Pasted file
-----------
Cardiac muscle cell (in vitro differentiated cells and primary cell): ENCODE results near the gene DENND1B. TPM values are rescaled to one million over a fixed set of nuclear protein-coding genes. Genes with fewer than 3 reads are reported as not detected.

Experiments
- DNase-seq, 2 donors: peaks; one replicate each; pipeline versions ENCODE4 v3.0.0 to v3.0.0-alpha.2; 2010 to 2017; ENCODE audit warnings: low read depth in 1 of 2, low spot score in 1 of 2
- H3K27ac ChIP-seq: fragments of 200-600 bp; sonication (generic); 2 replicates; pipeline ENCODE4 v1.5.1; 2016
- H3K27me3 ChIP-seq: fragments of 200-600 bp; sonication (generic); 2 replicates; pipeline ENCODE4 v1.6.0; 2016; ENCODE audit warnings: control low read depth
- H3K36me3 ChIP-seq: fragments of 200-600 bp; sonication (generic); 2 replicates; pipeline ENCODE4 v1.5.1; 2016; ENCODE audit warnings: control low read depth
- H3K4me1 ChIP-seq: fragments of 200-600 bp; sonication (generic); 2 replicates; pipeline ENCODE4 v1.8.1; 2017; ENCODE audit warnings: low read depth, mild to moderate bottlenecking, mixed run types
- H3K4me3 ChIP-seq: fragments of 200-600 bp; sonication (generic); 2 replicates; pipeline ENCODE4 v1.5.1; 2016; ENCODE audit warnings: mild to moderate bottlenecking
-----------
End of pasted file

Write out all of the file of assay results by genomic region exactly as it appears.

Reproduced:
Cardiac muscle cell (in vitro differentiated cells and primary cell): ENCODE results near the gene DENND1B. TPM values are rescaled to one million over a fixed set of nuclear protein-coding genes. Genes with fewer than 3 reads are reported as not detected.

Experiments
- DNase-seq, 2 donors: peaks; one replicate each; pipeline versions ENCODE4 v3.0.0 to v3.0.0-alpha.2; 2010 to 2017; ENCODE audit warnings: low read depth in 1 of 2, low spot score in 1 of 2
- H3K27ac ChIP-seq: fragments of 200-600 bp; sonication (generic); 2 replicates; pipeline ENCODE4 v1.5.1; 2016
- H3K27me3 ChIP-seq: fragments of 200-600 bp; sonication (generic); 2 replicates; pipeline ENCODE4 v1.6.0; 2016; ENCODE audit warnings: control low read depth
- H3K36me3 ChIP-seq: fragments of 200-600 bp; sonication (generic); 2 replicates; pipeline ENCODE4 v1.5.1; 2016; ENCODE audit warnings: control low read depth
- H3K4me1 ChIP-seq: fragments of 200-600 bp; sonication (generic); 2 replicates; pipeline ENCODE4 v1.8.1; 2017; ENCODE audit warnings: low read depth, mild to moderate bottlenecking, mixed run types
- H3K4me3 ChIP-seq: fragments of 200-600 bp; sonication (generic); 2 replicates; pipeline ENCODE4 v1.5.1; 2016; ENCODE audit warnings: mild to moderate bottlenecking